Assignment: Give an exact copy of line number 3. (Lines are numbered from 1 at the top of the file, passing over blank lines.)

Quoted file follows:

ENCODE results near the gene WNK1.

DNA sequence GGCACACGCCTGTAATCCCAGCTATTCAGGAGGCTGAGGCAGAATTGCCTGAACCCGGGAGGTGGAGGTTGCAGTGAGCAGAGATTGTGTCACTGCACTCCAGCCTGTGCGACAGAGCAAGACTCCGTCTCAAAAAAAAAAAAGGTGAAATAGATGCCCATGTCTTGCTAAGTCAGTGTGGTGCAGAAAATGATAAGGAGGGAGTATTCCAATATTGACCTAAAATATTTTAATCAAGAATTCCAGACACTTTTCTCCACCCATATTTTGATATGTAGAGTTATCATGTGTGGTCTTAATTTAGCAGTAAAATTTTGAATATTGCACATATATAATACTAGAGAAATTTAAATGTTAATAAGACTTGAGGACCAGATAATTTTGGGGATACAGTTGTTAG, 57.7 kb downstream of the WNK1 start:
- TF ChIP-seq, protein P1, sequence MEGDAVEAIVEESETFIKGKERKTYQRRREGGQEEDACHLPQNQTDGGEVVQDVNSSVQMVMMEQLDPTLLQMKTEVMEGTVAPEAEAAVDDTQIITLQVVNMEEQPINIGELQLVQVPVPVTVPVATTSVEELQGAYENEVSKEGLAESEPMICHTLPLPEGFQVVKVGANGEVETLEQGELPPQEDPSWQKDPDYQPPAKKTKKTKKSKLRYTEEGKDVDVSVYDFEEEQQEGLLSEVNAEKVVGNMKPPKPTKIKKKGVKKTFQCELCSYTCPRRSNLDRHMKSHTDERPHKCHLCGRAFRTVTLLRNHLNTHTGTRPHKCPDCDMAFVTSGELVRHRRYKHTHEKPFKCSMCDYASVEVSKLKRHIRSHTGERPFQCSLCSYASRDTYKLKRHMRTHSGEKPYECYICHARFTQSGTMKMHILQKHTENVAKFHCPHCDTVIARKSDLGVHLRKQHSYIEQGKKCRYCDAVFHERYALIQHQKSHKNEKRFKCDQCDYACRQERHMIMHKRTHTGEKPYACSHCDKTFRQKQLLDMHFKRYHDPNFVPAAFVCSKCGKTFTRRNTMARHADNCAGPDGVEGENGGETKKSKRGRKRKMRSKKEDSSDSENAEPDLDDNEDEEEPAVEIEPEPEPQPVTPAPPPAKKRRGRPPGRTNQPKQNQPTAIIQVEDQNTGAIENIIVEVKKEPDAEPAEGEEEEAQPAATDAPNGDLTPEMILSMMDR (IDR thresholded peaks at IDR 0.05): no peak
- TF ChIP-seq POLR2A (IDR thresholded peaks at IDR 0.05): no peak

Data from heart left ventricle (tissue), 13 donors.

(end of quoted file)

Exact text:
- TF ChIP-seq, protein P1, sequence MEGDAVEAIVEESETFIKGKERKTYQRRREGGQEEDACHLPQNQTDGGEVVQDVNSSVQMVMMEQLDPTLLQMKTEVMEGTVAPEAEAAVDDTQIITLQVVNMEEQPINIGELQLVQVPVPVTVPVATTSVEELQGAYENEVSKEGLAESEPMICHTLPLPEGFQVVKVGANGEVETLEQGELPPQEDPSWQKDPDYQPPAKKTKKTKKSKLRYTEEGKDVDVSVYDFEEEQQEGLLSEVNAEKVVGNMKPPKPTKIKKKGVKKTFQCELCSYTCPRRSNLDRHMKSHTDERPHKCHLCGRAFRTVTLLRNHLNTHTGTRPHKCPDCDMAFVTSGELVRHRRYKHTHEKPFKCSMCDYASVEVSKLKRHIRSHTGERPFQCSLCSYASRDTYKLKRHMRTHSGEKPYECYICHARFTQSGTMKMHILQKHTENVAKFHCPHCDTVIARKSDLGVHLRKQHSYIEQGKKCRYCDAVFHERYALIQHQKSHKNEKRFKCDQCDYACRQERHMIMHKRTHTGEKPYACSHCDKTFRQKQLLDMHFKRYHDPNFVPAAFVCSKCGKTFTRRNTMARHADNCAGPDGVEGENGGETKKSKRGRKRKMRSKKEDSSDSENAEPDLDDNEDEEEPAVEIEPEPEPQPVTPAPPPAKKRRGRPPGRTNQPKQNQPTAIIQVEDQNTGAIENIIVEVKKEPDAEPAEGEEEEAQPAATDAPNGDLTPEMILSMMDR (IDR thresholded peaks at IDR 0.05): no peak